Commit 3bb596eb by Kilian Weishaupt

 # Exercise #5 (DuMuX course) The aim of this exercise is to get familiar with the set up of coupled free flow/porous medium flow problems. ## Problem set-up The model domain consists of two non-overlapping subdomains. Free flow is modeled in the upper subdomain, while the lower subdomain models a flow in a porous medium. Both single-phase flow and two-phase flow will be considered in the porous domain. ![](../extradoc/exercise5_setup.png) ### 0. Getting familiar with the code * Navigate to the directory exercises/exercise-coupling-ff-pm There are three sub folders: interface, models and turbulence. The problem-related files for this exercise are: * Three __main files__ for the three sub-tasks :ex_interface_coupling_ff-pm.cc, ex2_coupling_ff-pm.cc, ex2_coupling_ff-pm.cc, * Three __free flow problem files__: ex_interface_ffproblem.hh, ex2_ffproblem.hh, ex3_ffproblem.hh * Three __porous medium flow problem files__: ex_interface_pmproblem.hh, ex2_pmproblem.hh, ex3_pmproblem.hh * The __input files__: ... * The __spatial parameters files__: 1pspatialparams.hh, 2pspatialparams.hh In the main file, TypeTags for both submodels are defined. The same applies for types such as GridManager, FVGridGeometry, Problem, etc.. Since we use a monolithic coupling scheme, there is only one Assembler and one NewtonSolver. The problem files very much look like "regular", uncoupled ones with the exception that they hold a pointer to the CouplingManager which allows to evaluate the coupling conditions and to exchange information between the coupled models. The coupling conditions are realized technically in terms of boundary condition. For instance, in lines 178 and 179 in ex_interface_ffproblem.hh, couplingNeumann boundary conditions are set, which means that the free flow models evaluates the mass and momentum fluxes coming from the porous domain and uses these values as boundary conditions at the interface. Note the certain checks are performed when combining different models, e.g., the fluid system has to be the same for both domains. We will use a staggered grid for the free flow and a cell-centered finite volume method for the porous medium. Keep in mind that the staggered grid implementation distinguishes between face variables (velocity components) and cell center variables (all other variables), therefore in some cases either the stokesCellCenterIdx or the stokesFaceIdx is used respectively, while for the porous medium all variables can be accessed with darcyIdx. The main part of the Stokes/Darcy coupling is implemented in the folder dumux/multidomain/boundary/stokesdarcy. __Task__: Take a closer look at the Stokes/Darcy coupling files and try to answer the following questions before moving to the next part of the exercise: * Where are the elements at the coupling interface paired with their respective coupling partner elements of the other domain? * Where are the coupling conditions implemented and evaluated? * You will find four implementations of the massCouplingCondition. What are the differences between them? * Which data is stored and updated regularly such that it is accessible from the respective other domain? * How can we access volume variables like density and pressure from the respective other domain? * ... ### 1. Changing the interface In this part of the exercise, a simple coupled system consisting of a one-phase (1p) free flow and a one-phase flow in a porous medium is set up. Both subproblems have no-flow boundaries at the sides. A velocity profile is set on the upper free flow boundary, which leads to a vertical flow into the porous medium. * We will first change the flow direction such that the free flow is parallel to the porous medium. * Afterwards, the Beavers-Joseph-Saffman condition will be used as an interface condition for the tangential momentum transfer. * Last, we change the flat interface between the two domains to a wave-shaped one. __Tasks__: Open the file ex_interface_ffproblem.hh and navigate to line 155, where the types of boundary condition are set. Instead of applying a fixed velocity profile at the top of the domain, we want to use fixed pressure boundary conditions at the left and right side of the free flow domain, while the top represents an impermeable wall. __Change the flow direction__ Set a Dirichlet boundary condition for the pressure at the left and ride side of the domain:  cpp if(onLeftBoundary_(globalPos) || onRightBoundary_(globalPos)) values.setDirichlet(Indices::pressureIdx);  Set a Dirichlet boundary condition for the velocities at the top:  cpp if(onUpperBoundary_(globalPos)) { values.setDirichlet(Indices::velocityXIdx); values.setDirichlet(Indices::velocityYIdx); }  Keep the coupling boundary condition:  cpp if(couplingManager().isCoupledEntity(CouplingManager::stokesIdx, scvf)) { values.setCouplingNeumann(Indices::conti0EqIdx); values.setCouplingNeumann(Indices::momentumYBalanceIdx); }  Having changed the types of boundary conditions, we must now assign the correct values for them. Set a no-slip, no-flow condition for the velocity at the top:  cpp values[Indices::velocityXIdx] = 0.0; values[Indices::velocityYIdx] = 0.0;  Apply a fixed pressure difference between the inlet and outlet, e.g.:  cpp if(onLeftBoundary_(globalPos)) values[Indices::pressureIdx] = deltaP_; if(onRightBoundary_(globalPos)) values[Indices::pressureIdx] = 0.0;  For changing the flow direction, the boundary conditions for the porous medium have to be changed as well. Use Neumann no-flow boundaries everywhere, keep the coupling conditions.  cpp values.setAllNeumann(); if (couplingManager().isCoupledEntity(CouplingManager::darcyIdx, scvf)) values.setAllCouplingNeumann();  __Include slip-condition__ This should make the flow go from left to right. However, we are still missing one important feature: the Beavers-Joseph-Saffman slip condition at the interface: $\frac{\partial v_x}{\partial y} = \frac{\alpha}{\sqrt K} (v_x - q_{pm})\quad$ at $\quad y=0$ with $\quad q_{pm}=0$. The include this, we just set:  cpp values.setBJS(Indices::momentumXBalanceIdx);  at the position where the coupling boundary conditions are set in ex_interface_ffproblem.hh. To check if the simulation behaves as expected, we can compare the velocity profile $v_x(y)$ with the analytical solution provided by [Beavers and Joseph (1967)](https://doi.org/10.1017/S0022112067001375). For doing so, we uncomment line 212 cpp stokesVtkWriter.addField(stokesProblem->getAnalyticalVelocityX(), "analyticalV_x");  in ex_interface_coupling_ff-pm.cc. After re-compiling and re-running the executable, we should be able to see also the analytical solution of $v_x$ on the free flow domain. Play around with the grid resolution to see how that affects the velocity profile. __Cange shape of interface__ Now we want to include a non-flat interface between the two domains. We use dune-subgrid to construct two grids for the two domains from one common host grid. Comment out lines 93-103 in ex_interface_coupling_ff-pm.cc and comment lines 112-147 in the same file. This will instantiate a host grid and define two helper lambda functions that are used to choose elements from to host grid for the respective sub grid. In the given case, the domain is split in two haves, separated by a sinusoidal interface. cpp auto elementSelectorStokes = [&](const auto& element) { double interface = params.amplitude * std::sin(( element.geometry().center()[0] -params.offset) / params.scaling * 2.0 * M_PI) + params.baseline; return element.geometry().center()[1] > interface; }; auto elementSelectorDarcy = [&](const auto& element) { double interface = params.amplitude * std::sin(( element.geometry().center()[0] - params.offset) / params.scaling * 2.0 * M_PI) + params.baseline; return element.geometry().center()[1] < interface; };  Make sure to comment in line 30 in both problem files cpp #include  and do the changes in the respective lines for the Grid property. The problem should no compile and run. However, an error occurs due to the coupling conditions. So far, we assumed a flat interface, therefore the normal momentum coupling condition $[\sigma \cdot \mathbf{n}]^{FF} = p^{PM}$ was always set for a fixed $\mathbf{n} = (0,1)^T$. We need to account for the curvature of the interface and thus replace cpp values.setCouplingNeumann(Indices::momentumYBalanceIdx);  with cpp values.setCouplingNeumann(scvf.directionIndex());  The same if true for the BJS condition, however, here we need to consider the tangential direction: cpp values.setCouplingNeumann(1 - scvf.directionIndex());  The final result should look something like this: ![](../extradoc/ex_ff-pm-wave-interface.png) ### 3. Change the models 1p2c/1p2c -->1p2c/2p2c __Task__: ... ### 4. ...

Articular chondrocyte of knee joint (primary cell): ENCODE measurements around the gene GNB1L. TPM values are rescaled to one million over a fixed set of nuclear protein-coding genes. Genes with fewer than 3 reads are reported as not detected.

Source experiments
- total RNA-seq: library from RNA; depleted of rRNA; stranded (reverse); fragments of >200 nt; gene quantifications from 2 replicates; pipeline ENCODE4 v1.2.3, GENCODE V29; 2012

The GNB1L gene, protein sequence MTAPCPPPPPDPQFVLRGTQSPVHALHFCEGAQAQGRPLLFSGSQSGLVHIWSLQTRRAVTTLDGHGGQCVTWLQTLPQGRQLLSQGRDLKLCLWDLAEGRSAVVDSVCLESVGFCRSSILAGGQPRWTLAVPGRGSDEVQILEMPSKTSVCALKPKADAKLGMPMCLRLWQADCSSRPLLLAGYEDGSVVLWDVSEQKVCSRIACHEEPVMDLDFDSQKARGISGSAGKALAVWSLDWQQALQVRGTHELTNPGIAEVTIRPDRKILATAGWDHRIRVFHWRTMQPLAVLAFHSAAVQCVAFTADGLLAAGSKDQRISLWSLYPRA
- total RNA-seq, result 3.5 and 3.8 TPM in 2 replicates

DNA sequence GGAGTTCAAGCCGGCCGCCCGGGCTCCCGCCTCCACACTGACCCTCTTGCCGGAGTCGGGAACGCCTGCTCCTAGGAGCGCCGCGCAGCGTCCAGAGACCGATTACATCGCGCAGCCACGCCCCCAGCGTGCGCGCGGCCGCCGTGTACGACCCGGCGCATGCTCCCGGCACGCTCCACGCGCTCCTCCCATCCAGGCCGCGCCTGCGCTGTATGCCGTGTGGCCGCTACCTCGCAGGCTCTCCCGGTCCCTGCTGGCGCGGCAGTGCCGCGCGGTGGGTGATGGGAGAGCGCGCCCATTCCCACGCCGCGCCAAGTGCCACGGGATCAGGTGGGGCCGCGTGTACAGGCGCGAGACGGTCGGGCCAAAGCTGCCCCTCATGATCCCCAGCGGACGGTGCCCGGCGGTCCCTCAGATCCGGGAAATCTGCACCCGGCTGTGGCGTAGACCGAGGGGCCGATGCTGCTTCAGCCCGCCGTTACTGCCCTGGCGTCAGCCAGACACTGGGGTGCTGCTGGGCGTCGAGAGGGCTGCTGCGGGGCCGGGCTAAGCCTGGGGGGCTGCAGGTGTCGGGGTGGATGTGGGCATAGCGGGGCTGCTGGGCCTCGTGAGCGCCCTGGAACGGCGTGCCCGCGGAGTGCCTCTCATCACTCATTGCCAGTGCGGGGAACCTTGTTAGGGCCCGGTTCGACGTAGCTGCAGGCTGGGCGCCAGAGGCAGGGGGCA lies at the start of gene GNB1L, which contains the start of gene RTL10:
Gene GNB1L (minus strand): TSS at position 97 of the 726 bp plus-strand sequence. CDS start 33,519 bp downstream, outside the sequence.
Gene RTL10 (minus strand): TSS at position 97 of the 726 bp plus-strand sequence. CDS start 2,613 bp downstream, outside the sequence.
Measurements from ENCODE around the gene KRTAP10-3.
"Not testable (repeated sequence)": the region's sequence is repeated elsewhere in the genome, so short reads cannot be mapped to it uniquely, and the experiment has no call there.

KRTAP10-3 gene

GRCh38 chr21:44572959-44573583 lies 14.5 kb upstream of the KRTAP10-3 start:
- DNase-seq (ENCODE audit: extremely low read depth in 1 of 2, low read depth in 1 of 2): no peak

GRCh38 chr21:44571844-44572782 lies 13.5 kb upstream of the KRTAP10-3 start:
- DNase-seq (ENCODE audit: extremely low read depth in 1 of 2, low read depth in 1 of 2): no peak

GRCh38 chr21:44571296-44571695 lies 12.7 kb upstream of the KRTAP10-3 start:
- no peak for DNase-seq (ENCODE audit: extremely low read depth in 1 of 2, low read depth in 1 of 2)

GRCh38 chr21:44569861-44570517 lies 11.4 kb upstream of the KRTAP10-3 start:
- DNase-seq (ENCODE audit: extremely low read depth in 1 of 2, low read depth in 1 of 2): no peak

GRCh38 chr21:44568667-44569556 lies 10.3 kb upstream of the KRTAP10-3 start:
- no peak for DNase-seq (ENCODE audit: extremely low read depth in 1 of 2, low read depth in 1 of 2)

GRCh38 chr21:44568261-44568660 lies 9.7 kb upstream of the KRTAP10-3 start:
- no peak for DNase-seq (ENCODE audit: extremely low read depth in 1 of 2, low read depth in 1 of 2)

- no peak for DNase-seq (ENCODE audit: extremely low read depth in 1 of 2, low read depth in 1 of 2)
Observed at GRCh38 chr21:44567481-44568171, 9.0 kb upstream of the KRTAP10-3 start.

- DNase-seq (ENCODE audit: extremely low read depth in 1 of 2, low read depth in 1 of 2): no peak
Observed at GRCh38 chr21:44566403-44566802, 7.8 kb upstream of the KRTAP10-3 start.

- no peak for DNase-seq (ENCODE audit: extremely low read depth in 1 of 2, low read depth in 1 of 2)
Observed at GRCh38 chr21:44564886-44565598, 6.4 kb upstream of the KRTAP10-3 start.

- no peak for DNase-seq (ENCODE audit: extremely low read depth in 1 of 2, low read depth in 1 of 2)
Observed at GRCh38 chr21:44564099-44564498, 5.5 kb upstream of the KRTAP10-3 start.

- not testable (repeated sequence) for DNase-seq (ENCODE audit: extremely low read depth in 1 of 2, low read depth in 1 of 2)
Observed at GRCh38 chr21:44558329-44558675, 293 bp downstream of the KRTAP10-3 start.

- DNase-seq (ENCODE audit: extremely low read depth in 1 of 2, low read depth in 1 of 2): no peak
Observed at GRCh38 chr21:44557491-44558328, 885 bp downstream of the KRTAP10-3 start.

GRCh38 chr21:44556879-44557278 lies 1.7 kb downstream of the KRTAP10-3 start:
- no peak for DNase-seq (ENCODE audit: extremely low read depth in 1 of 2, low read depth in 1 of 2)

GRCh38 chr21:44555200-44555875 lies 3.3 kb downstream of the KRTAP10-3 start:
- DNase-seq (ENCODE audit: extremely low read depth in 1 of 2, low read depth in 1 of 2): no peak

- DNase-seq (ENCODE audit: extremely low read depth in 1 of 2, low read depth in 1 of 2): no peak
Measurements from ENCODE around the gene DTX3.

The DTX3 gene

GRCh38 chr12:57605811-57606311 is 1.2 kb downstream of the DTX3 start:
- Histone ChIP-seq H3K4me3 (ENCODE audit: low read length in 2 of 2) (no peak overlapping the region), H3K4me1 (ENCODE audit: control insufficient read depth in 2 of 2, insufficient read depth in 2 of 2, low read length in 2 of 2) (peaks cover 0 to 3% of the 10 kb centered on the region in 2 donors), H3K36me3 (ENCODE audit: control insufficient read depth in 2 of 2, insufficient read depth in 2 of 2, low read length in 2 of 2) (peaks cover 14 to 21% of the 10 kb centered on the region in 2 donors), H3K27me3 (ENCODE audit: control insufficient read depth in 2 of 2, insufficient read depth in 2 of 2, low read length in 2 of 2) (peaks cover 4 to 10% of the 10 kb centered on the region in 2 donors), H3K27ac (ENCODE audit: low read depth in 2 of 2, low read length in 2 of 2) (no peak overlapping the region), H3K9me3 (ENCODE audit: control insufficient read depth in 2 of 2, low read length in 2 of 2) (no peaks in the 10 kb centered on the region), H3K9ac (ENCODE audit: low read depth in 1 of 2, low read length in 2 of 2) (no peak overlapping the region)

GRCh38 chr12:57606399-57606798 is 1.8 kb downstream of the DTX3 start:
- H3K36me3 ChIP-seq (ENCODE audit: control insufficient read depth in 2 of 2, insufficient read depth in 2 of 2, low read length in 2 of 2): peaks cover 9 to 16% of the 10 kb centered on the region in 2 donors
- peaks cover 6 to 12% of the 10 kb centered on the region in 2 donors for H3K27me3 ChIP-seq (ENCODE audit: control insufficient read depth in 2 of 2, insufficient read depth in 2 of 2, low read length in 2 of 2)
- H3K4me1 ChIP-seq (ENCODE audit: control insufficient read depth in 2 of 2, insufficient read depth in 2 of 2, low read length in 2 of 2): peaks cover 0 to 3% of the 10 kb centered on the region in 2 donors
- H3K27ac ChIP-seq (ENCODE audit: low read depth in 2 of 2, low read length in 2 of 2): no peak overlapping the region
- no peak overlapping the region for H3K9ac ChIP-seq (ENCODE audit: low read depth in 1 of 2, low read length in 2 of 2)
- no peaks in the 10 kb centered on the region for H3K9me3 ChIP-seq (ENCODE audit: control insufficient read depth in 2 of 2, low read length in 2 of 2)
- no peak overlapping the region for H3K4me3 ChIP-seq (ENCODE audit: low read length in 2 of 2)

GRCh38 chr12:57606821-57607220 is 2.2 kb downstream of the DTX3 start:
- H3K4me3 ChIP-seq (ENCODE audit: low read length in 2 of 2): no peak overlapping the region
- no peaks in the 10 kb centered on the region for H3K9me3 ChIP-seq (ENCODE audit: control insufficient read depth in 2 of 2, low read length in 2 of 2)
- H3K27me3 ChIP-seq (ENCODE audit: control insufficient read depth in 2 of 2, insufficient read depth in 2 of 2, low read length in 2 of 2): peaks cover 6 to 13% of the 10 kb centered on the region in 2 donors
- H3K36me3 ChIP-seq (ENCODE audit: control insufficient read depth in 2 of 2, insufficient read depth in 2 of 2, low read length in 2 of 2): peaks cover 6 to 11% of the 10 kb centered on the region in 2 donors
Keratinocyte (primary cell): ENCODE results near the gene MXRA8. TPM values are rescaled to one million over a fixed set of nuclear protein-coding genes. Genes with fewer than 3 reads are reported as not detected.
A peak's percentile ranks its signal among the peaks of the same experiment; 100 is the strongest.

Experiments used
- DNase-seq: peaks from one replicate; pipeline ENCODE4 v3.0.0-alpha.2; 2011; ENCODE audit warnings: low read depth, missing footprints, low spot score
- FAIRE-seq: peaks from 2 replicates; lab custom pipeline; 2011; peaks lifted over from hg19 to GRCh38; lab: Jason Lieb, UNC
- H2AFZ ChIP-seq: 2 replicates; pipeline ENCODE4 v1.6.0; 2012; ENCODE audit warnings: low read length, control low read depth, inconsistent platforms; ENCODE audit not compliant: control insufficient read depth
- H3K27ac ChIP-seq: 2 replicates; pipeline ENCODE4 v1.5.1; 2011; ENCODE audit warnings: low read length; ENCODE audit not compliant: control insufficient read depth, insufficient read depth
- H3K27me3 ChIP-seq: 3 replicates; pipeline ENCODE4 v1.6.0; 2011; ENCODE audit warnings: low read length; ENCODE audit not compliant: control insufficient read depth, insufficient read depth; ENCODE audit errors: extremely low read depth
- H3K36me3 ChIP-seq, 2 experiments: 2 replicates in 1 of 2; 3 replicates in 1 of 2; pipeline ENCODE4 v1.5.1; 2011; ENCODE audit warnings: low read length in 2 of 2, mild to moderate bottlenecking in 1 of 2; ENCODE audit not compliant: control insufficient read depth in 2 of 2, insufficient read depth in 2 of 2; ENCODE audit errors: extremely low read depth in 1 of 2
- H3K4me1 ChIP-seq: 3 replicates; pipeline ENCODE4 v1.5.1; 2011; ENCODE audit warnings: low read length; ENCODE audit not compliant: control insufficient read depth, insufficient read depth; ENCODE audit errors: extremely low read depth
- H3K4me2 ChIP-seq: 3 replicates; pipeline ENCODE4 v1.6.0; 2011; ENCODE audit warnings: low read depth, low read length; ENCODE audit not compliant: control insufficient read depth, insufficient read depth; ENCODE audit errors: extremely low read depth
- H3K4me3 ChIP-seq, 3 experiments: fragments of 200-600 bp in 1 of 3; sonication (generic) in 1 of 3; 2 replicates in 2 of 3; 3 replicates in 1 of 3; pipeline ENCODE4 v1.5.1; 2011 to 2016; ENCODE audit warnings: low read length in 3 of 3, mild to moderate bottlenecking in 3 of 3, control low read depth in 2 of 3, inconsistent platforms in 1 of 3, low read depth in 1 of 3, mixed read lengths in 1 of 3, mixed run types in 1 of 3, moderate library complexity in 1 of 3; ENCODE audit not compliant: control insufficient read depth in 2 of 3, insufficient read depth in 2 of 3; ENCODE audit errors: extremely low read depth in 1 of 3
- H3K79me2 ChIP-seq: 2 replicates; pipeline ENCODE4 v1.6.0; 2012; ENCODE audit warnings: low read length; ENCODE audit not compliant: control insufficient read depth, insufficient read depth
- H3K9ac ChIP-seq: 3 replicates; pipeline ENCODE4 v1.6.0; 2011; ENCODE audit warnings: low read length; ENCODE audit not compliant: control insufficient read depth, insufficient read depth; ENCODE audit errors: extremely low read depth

// -*- mode: C++; tab-width: 4; indent-tabs-mode: nil; c-basic-offset: 4 -*- // vi: set et ts=4 sw=4 sts=4: /***************************************************************************** * See the file COPYING for full copying permissions. * * * * This program is free software: you can redistribute it and/or modify * * it under the terms of the GNU General Public License as published by * * the Free Software Foundation, either version 2 of the License, or * * (at your option) any later version. * * * * This program is distributed in the hope that it will be useful, * * but WITHOUT ANY WARRANTY; without even the implied warranty of * * MERCHANTABILITY or FITNESS FOR A PARTICULAR PURPOSE. See the * * GNU General Public License for more details. * * * * You should have received a copy of the GNU General Public License * * along with this program. If not, see . * *****************************************************************************/ /*! * \file * \ingroup OnePTests * \brief The spatial parameters class for the test problem using the 1p cc model */ #ifndef DUMUX_1P_TEST_SPATIALPARAMS_HH #define DUMUX_1P_TEST_SPATIALPARAMS_HH #include namespace Dumux { /*! * \ingroup OnePModel * \ingroup ImplicitTestProblems * * \brief The spatial parameters class for the test problem using the * 1p cc model */ template class OnePSpatialParams : public FVSpatialParamsOneP> { using FVGridGeometry = typename GET_PROP_TYPE(TypeTag, FVGridGeometry); using Scalar = typename GET_PROP_TYPE(TypeTag, Scalar); using Problem = typename GET_PROP_TYPE(TypeTag, Problem); using GridView = typename GET_PROP_TYPE(TypeTag, GridView); using ParentType = FVSpatialParamsOneP>; using Element = typename GridView::template Codim<0>::Entity; using GlobalPosition = typename Element::Geometry::GlobalCoordinate; public: // export permeability type using PermeabilityType = Scalar; OnePSpatialParams(std::shared_ptr fvGridGeometry) : ParentType(fvGridGeometry) { permeability_ = getParam("Darcy.SpatialParams.Permeability"); alphaBJ_ = getParam("Darcy.SpatialParams.AlphaBeaversJoseph"); } /*! * \brief Function for defining the (intrinsic) permeability \f$[m^2]\f$. * * \param globalPos The global position * \return the intrinsic permeability */ PermeabilityType permeabilityAtPos(const GlobalPosition& globalPos) const { return permeability_; } /*! \brief Define the porosity in [-]. * * \param globalPos The global position */ Scalar porosityAtPos(const GlobalPosition& globalPos) const { return 0.4; } /*! \brief Define the Beavers-Joseph coefficient in [-]. * * \param globalPos The global position */ Scalar beaversJosephCoeffAtPos(const GlobalPosition& globalPos) const { return alphaBJ_; } private: Scalar permeability_; Scalar alphaBJ_; }; } // end namespace #endif